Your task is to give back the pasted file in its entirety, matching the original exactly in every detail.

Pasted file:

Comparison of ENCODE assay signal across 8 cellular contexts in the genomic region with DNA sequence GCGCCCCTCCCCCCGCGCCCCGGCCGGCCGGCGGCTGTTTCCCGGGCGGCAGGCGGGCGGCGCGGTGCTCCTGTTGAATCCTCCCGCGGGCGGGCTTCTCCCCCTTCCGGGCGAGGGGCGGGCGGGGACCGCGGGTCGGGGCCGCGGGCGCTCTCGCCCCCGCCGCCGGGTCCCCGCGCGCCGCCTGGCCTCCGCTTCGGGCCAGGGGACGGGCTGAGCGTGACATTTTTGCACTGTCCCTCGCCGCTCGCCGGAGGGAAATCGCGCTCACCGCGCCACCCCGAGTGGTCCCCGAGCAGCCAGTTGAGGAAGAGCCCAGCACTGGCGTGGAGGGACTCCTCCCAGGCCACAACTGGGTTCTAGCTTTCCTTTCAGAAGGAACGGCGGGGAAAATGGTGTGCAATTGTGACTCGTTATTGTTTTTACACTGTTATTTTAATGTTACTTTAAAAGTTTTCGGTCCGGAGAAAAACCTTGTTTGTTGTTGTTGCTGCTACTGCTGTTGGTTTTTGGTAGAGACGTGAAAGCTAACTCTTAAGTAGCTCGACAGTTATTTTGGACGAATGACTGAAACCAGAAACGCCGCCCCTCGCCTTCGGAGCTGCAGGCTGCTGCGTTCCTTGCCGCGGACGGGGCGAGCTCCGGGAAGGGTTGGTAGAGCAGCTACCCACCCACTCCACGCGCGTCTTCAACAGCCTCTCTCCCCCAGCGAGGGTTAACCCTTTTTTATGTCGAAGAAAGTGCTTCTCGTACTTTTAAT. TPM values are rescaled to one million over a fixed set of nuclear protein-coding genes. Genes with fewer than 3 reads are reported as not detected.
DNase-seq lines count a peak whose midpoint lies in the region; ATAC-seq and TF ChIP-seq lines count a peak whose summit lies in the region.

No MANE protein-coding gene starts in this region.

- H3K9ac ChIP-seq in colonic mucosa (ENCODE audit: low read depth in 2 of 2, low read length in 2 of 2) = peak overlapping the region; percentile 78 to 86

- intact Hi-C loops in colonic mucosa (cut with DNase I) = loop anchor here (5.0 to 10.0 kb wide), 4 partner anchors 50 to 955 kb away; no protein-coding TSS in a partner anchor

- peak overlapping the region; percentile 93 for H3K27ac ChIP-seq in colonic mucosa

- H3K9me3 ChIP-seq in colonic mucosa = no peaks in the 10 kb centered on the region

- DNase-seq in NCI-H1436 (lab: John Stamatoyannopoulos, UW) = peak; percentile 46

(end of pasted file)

Comparison of ENCODE assay signal across 8 cellular contexts in the genomic region with DNA sequence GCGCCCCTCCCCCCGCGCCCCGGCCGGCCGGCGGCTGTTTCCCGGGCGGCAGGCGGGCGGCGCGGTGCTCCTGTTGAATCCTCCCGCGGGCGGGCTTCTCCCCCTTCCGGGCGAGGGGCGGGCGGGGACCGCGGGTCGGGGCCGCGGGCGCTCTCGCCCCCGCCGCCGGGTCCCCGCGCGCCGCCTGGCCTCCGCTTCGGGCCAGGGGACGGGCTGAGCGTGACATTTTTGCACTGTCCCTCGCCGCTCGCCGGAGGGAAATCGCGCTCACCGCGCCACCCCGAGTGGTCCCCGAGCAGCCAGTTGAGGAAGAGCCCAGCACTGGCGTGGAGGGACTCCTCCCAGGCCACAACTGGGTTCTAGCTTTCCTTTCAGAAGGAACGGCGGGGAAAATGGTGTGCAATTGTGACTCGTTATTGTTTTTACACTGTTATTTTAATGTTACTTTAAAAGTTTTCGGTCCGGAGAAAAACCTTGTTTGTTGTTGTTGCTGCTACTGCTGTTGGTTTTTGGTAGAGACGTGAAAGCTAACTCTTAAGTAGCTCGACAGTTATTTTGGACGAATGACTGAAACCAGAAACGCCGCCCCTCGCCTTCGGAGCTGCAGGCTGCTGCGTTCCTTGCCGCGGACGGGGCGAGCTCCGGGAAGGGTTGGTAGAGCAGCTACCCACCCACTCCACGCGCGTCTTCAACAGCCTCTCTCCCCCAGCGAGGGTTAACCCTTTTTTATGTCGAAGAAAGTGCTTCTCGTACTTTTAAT. TPM values are rescaled to one million over a fixed set of nuclear protein-coding genes. Genes with fewer than 3 reads are reported as not detected.
DNase-seq lines count a peak whose midpoint lies in the region; ATAC-seq and TF ChIP-seq lines count a peak whose summit lies in the region.

No MANE protein-coding gene starts in this region.

- H3K9ac ChIP-seq in colonic mucosa (ENCODE audit: low read depth in 2 of 2, low read length in 2 of 2) = peak overlapping the region; percentile 78 to 86

- intact Hi-C loops in colonic mucosa (cut with DNase I) = loop anchor here (5.0 to 10.0 kb wide), 4 partner anchors 50 to 955 kb away; no protein-coding TSS in a partner anchor

- peak overlapping the region; percentile 93 for H3K27ac ChIP-seq in colonic mucosa

- H3K9me3 ChIP-seq in colonic mucosa = no peaks in the 10 kb centered on the region

- DNase-seq in NCI-H1436 (lab: John Stamatoyannopoulos, UW) = peak; percentile 46